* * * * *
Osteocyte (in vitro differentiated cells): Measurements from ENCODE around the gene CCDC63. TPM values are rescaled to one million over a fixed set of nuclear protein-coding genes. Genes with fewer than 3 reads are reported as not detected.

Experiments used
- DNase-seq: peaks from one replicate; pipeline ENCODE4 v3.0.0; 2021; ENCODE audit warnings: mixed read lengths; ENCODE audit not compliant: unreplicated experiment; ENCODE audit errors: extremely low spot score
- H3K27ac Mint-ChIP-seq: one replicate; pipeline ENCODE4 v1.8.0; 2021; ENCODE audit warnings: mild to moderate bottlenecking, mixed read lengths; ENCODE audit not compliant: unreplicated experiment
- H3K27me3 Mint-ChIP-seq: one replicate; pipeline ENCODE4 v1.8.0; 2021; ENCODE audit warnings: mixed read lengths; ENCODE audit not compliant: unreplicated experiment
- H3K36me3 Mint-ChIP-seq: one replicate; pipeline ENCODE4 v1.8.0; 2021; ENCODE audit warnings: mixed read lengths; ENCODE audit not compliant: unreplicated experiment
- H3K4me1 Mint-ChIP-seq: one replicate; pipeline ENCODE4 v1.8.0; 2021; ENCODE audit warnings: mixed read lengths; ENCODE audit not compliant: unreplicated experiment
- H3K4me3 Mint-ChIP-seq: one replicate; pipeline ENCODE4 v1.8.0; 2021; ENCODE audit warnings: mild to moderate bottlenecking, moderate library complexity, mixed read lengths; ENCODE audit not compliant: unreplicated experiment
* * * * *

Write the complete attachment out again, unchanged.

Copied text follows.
Osteocyte (in vitro differentiated cells): Measurements from ENCODE around the gene CCDC63. TPM values are rescaled to one million over a fixed set of nuclear protein-coding genes. Genes with fewer than 3 reads are reported as not detected.

Experiments used
- DNase-seq: peaks from one replicate; pipeline ENCODE4 v3.0.0; 2021; ENCODE audit warnings: mixed read lengths; ENCODE audit not compliant: unreplicated experiment; ENCODE audit errors: extremely low spot score
- H3K27ac Mint-ChIP-seq: one replicate; pipeline ENCODE4 v1.8.0; 2021; ENCODE audit warnings: mild to moderate bottlenecking, mixed read lengths; ENCODE audit not compliant: unreplicated experiment
- H3K27me3 Mint-ChIP-seq: one replicate; pipeline ENCODE4 v1.8.0; 2021; ENCODE audit warnings: mixed read lengths; ENCODE audit not compliant: unreplicated experiment
- H3K36me3 Mint-ChIP-seq: one replicate; pipeline ENCODE4 v1.8.0; 2021; ENCODE audit warnings: mixed read lengths; ENCODE audit not compliant: unreplicated experiment
- H3K4me1 Mint-ChIP-seq: one replicate; pipeline ENCODE4 v1.8.0; 2021; ENCODE audit warnings: mixed read lengths; ENCODE audit not compliant: unreplicated experiment
- H3K4me3 Mint-ChIP-seq: one replicate; pipeline ENCODE4 v1.8.0; 2021; ENCODE audit warnings: mild to moderate bottlenecking, moderate library complexity, mixed read lengths; ENCODE audit not compliant: unreplicated experiment